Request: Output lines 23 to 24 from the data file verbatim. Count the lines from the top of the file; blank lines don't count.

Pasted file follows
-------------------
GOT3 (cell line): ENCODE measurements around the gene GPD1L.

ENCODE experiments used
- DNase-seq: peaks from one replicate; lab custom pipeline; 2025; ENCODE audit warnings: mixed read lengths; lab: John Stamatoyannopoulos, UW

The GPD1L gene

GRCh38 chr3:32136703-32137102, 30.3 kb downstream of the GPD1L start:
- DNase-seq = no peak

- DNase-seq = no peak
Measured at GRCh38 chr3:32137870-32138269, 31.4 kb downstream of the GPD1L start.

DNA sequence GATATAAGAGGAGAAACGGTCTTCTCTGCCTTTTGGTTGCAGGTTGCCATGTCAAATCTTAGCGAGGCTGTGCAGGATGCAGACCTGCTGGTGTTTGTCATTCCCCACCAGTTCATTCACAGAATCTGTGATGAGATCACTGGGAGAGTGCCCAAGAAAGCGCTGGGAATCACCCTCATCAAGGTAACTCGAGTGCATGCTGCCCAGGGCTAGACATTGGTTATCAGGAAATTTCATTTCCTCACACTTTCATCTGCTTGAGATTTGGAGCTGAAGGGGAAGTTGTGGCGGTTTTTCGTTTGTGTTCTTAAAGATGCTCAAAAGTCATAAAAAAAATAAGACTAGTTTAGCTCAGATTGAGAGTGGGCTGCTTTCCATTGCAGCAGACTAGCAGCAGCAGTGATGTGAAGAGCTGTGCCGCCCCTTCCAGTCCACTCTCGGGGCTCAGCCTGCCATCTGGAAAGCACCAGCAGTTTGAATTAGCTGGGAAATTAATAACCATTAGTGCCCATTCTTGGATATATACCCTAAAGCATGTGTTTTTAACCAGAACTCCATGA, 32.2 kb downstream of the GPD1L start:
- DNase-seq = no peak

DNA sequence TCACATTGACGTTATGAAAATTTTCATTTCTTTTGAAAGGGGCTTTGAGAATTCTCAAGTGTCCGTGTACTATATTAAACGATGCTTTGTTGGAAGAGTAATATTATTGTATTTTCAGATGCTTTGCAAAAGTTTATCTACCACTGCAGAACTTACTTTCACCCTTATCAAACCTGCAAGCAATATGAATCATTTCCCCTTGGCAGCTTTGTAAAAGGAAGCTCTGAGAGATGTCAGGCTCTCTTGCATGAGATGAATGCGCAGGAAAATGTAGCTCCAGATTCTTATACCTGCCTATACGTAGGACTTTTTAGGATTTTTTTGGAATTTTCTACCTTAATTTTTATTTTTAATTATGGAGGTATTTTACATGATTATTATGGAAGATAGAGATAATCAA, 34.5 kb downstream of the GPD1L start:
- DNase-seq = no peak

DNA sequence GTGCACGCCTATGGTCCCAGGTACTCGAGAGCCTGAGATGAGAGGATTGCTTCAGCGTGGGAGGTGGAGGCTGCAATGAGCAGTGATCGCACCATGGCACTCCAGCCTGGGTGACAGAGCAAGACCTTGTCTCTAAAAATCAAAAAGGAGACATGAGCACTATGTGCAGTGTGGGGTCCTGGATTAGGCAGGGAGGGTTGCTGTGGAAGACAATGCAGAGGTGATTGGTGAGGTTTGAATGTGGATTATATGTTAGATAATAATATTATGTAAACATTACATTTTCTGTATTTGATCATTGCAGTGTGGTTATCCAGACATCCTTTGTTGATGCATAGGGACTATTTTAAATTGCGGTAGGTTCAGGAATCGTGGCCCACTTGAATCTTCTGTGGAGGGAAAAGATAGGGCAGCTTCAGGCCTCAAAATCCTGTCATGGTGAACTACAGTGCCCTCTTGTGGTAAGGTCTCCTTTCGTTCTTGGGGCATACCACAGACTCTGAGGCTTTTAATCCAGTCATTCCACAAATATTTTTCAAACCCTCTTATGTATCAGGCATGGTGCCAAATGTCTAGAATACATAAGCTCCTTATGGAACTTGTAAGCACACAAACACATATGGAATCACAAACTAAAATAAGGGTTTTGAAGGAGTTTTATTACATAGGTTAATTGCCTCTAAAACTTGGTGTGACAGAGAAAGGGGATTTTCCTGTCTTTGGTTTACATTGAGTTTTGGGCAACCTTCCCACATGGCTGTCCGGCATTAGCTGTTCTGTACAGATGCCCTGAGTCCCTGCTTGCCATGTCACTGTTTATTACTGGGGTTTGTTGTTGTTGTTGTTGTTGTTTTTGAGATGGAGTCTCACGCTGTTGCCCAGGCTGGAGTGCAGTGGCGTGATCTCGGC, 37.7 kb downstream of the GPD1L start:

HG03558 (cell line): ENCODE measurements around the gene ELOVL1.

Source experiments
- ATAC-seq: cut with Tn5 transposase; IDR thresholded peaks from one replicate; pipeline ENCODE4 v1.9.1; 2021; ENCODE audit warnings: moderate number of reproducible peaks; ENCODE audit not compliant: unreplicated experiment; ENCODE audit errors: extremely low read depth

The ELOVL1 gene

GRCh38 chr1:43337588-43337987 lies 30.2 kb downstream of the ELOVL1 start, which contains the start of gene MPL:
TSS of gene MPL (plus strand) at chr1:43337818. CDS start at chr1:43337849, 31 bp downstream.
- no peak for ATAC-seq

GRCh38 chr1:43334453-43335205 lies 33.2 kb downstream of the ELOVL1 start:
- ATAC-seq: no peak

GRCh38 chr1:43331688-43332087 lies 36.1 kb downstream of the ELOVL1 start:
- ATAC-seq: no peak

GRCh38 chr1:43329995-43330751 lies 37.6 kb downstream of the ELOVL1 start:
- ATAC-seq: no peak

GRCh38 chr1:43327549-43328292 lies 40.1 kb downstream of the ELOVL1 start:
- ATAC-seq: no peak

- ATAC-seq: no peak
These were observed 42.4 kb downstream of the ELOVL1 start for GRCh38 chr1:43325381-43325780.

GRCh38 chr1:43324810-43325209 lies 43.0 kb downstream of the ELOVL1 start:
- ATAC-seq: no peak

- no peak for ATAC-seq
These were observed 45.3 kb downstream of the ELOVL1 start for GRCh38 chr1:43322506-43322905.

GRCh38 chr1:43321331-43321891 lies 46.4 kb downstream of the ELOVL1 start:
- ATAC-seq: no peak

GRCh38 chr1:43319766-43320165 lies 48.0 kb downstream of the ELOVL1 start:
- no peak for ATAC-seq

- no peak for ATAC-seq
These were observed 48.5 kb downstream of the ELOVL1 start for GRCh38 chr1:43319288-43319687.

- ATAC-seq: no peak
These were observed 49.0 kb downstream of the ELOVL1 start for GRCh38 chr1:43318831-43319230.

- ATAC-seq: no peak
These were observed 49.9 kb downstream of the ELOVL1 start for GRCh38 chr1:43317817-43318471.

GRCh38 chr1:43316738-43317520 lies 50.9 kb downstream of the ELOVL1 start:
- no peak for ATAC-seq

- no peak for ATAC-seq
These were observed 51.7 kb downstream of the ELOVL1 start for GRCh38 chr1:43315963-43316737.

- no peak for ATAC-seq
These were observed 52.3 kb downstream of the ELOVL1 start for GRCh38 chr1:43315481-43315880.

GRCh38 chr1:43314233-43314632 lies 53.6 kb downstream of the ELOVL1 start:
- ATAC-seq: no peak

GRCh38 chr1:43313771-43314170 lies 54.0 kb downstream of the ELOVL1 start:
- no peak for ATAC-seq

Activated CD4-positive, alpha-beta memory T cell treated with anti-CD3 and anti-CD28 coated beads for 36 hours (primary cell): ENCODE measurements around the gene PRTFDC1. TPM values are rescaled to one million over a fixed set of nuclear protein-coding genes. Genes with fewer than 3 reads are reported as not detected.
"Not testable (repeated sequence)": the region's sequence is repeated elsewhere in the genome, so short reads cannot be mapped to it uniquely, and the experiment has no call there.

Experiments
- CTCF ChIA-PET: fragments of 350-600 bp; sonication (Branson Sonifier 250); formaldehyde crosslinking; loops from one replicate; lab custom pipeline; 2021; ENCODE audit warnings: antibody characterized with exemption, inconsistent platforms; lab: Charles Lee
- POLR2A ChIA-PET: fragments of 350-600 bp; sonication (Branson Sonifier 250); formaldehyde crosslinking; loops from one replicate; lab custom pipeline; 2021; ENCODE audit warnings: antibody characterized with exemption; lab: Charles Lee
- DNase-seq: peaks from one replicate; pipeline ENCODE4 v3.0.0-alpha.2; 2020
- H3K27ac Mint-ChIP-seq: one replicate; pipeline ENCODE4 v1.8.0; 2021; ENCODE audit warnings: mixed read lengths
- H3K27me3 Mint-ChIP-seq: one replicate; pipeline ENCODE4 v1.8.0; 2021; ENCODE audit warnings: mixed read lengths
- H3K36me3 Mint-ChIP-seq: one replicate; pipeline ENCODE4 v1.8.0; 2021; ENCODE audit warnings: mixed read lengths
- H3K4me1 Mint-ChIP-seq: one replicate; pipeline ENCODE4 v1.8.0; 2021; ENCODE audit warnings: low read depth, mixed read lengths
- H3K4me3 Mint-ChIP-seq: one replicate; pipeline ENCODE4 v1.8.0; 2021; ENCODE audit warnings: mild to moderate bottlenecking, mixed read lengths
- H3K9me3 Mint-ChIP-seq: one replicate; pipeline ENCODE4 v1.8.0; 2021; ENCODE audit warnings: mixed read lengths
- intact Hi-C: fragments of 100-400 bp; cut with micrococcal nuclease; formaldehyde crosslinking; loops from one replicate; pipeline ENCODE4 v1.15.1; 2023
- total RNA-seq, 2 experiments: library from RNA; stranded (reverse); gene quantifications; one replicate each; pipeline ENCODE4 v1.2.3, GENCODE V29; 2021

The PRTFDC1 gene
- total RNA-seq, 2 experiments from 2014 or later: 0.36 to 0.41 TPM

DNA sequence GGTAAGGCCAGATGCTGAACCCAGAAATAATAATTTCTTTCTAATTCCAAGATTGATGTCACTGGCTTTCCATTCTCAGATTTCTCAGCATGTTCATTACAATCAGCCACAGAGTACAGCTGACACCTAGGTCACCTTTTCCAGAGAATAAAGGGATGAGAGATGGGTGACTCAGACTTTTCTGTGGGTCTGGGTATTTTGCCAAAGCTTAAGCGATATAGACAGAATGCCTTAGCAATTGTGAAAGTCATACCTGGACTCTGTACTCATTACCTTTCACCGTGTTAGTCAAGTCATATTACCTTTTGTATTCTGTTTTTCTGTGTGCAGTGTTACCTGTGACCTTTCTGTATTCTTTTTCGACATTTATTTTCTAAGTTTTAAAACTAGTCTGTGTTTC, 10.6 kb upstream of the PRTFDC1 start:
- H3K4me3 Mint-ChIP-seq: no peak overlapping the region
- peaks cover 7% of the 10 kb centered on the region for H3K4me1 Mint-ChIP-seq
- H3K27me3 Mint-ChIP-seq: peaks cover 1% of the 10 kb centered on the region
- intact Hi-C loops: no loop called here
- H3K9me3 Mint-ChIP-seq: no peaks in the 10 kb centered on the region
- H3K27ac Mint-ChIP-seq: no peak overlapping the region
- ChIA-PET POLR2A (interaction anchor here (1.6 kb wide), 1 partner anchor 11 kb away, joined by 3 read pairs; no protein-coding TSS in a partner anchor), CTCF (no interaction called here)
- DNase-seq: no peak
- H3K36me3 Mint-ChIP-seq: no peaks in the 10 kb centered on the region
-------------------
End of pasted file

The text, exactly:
GRCh38 chr1:43331688-43332087 lies 36.1 kb downstream of the ELOVL1 start:
- ATAC-seq: no peak